Cognitive Factors Associated With Public Acceptance of COVID-19 Nonpharmaceutical Prevention Measures: Cross-sectional Study

Document Type

Journal Article

Publication Date



JMIRx med








COVID-19; Extended Parallel Process Model; France; Likert scale; lockdown; nonpharmaceutical measures; public acceptance


Background: During the COVID-19 crisis, protests against restrictions emerged and rule violations increased, provoking peaks in new positive cases, forcing authorities in France to impose fines to slow down the spread of the disease. Due to these challenges, subsequent implementations of preventive measures in response to COVID-19 recurrences or other pandemics could present difficulties for decision makers. A better understanding of the factors underlying the public acceptance of COVID-19 nonpharmaceutical preventive measures may therefore contribute greatly to the design of more effective public communication during future pandemics. Objective: The aim of this study was to evaluate the acceptance of COVID-19 nonpharmaceutical prevention measures in France. The specific objectives were (1) to examine the public's acceptance of COVID-19 nonpharmaceutical prevention measures and (2) to assess the association of the public's acceptance of these prevention measures and their perception of COVID-19. Methods: Data were collected from 2004 individuals through an online survey conducted 6-8 weeks after the first lockdown in France. For objective 1, participants were asked the extent to which they supported 8 COVID-19 nonpharmaceutical preventive measures using a 4-point Likert scale. For objective 2, COVID-19-related perceptions were assessed using a 5-point Likert scale from an adapted version of Witte's Extended Parallel Process Model. Sociodemographic and environmental variables were also collected. The public's acceptance factors were estimated using an unweighted least squares factorial analysis, and their associations with perceptions of COVID-19, expressed as rate ratios (RR) and 95% CIs, were estimated using generalized linear Poisson regression models. Statistical analyses were performed using the SPSS statistical package. Results: The acceptance rate reached 86.1% for individual protective measures, such as making masks mandatory in public open spaces, and 70.0% for collective restrictions, such as isolating the most vulnerable people (1604/2004, 80%) or forbidding public gatherings (n=1590, 79.3%). The least popular restrictions were closing all schools/universities and nonessential commerce such as bars and restaurants (n=1146, 57.2%). Acceptance of collective restrictions was positively associated with their perceived efficacy (RR 1.02, 95% CI 1.01-1.03), fear of COVID-19 (RR 1.04, 95% CI 1.03-1.05), and perceived severity of COVID-19 (RR 1.04, 95% CI 1.03-1.06), and negatively with age >60 years (RR 0.89, 95% CI 0.81-0.98). Acceptance of individual protective measures was associated with their perceived efficacy (RR 1.03, 95% CI 1.03-1.04), fear of COVID-19 (RR 1.02, 1.01-1.03), and perceived severity of COVID-19 (RR 1.03, 1.01-1.05). Conclusions: Acceptance rates of COVID-19 nonpharmaceutical measures were rather high, but varied according to their perceived social cost, and were more related to collective than personal protection. Nonpharmaceutical measures that minimize social costs while controlling the spread of the disease are more likely to be accepted during pandemics.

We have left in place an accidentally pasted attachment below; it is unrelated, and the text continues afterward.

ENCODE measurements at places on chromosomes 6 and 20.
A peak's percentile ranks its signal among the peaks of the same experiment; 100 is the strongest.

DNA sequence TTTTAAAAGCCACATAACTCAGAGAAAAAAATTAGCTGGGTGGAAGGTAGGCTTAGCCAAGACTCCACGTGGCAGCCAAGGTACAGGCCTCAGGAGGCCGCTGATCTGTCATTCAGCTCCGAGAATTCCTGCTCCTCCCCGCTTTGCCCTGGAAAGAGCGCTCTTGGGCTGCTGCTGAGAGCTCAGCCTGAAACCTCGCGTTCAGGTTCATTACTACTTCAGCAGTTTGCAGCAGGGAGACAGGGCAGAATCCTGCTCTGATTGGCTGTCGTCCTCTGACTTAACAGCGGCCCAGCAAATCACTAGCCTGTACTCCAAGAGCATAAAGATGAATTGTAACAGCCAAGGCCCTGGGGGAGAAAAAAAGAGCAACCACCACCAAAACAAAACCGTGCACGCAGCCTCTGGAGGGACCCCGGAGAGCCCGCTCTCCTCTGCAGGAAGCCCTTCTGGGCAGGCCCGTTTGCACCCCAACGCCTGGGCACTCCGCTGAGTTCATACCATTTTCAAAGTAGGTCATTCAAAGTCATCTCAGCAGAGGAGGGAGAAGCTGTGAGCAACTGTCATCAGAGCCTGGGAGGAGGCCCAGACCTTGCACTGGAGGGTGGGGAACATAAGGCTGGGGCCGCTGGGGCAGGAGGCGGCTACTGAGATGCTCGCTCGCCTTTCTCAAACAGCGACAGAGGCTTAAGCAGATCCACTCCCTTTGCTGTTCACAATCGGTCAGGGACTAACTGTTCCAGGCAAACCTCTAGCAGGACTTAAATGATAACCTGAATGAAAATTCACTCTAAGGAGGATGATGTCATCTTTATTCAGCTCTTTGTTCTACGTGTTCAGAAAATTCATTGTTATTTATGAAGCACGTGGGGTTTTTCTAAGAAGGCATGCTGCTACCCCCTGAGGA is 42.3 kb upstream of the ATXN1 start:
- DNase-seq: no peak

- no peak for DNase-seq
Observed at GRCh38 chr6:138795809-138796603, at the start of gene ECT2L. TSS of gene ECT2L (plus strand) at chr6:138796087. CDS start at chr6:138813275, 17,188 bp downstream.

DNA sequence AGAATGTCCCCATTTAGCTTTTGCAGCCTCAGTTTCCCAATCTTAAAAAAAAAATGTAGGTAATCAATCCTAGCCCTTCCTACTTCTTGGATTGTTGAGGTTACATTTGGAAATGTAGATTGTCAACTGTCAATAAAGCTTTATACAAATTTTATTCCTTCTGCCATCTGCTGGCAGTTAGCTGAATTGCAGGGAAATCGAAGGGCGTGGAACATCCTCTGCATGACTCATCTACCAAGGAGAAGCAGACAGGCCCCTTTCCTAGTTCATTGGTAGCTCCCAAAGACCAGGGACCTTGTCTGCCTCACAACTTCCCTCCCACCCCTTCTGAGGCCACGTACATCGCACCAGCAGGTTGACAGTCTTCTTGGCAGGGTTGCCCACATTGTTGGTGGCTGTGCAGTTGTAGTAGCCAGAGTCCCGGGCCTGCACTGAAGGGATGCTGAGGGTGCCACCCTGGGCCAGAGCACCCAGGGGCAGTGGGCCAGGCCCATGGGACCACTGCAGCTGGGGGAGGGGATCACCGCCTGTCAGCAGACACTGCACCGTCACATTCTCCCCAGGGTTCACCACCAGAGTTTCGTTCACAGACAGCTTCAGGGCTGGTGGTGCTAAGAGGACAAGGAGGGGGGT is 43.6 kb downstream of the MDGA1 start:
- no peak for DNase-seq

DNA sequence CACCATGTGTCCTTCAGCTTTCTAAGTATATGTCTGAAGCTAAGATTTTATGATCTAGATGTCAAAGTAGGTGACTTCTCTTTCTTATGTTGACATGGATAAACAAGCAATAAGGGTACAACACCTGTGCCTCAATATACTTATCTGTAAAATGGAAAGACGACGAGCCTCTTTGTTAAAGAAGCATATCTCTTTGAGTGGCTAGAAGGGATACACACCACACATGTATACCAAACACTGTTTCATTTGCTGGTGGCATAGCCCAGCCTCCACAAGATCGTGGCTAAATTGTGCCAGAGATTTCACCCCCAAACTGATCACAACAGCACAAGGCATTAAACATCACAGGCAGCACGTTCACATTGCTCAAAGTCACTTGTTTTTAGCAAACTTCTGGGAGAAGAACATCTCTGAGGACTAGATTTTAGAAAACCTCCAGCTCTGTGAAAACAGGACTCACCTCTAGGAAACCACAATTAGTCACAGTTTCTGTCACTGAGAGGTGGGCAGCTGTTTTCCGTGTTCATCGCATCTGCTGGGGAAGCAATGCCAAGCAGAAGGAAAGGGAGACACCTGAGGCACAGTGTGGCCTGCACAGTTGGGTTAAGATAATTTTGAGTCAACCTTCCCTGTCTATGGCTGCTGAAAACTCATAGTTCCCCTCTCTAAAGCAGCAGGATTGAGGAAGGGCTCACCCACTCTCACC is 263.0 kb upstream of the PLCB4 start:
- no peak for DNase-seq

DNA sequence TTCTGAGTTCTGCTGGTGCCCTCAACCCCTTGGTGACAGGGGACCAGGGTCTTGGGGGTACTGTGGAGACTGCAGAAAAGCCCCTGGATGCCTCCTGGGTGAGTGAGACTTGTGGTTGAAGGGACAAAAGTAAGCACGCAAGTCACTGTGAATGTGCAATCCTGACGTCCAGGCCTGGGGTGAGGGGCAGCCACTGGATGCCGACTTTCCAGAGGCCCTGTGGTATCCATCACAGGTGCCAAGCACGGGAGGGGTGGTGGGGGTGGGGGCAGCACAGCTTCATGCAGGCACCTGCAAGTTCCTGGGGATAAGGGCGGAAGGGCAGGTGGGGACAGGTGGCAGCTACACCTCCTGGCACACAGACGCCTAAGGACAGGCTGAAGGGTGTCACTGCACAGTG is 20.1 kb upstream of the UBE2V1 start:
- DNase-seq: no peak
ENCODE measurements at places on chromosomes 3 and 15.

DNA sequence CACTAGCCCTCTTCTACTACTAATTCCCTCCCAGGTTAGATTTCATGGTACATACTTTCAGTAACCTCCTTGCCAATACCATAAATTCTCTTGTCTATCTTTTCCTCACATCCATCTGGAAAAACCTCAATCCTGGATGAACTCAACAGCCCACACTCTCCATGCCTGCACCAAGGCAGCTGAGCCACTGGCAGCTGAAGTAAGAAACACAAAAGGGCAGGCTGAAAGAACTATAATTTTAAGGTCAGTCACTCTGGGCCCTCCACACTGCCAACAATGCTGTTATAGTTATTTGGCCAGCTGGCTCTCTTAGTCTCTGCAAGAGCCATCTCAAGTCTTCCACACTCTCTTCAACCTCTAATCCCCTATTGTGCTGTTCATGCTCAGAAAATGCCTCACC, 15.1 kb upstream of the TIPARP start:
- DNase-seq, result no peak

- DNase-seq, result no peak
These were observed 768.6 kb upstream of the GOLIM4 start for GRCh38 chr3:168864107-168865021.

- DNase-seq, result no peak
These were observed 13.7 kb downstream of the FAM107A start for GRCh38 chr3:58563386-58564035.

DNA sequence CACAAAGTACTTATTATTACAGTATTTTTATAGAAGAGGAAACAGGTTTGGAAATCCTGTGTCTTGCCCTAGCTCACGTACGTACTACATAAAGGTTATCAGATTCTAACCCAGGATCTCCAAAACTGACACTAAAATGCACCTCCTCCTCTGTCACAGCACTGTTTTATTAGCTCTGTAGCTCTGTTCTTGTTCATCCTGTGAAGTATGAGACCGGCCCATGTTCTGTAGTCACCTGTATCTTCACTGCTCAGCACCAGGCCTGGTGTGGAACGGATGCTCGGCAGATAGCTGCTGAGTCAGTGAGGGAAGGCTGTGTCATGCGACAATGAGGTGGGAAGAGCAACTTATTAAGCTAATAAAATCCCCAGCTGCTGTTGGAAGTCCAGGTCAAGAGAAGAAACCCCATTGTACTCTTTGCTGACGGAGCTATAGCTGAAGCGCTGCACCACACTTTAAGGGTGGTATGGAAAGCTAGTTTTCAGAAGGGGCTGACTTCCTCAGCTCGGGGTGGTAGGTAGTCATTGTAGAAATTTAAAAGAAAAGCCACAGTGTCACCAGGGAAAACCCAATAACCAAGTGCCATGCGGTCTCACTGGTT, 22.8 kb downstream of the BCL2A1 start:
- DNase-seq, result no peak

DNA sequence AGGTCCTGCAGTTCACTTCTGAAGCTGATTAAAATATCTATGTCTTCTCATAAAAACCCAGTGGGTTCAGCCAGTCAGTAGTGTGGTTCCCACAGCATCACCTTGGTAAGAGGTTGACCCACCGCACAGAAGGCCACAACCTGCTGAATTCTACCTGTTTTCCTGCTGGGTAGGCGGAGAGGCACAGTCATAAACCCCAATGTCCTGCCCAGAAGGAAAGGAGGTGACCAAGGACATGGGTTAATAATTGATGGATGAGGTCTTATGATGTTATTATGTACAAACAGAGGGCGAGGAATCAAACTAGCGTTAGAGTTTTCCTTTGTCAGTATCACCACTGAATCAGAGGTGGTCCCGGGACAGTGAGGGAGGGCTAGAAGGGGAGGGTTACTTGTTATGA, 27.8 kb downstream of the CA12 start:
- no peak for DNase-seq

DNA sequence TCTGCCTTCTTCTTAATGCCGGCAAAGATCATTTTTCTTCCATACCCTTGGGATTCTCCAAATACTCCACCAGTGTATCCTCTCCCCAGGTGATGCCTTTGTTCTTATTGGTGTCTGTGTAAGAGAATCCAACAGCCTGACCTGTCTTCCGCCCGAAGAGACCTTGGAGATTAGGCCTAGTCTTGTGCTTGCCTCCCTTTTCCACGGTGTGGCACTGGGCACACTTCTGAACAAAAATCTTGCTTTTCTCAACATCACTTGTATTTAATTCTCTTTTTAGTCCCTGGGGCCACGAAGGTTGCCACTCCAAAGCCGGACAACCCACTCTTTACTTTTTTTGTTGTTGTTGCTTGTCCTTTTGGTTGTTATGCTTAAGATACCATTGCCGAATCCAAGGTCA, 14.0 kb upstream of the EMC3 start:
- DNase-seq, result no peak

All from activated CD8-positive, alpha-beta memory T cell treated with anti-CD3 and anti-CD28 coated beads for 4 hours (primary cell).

Prevention and Community Health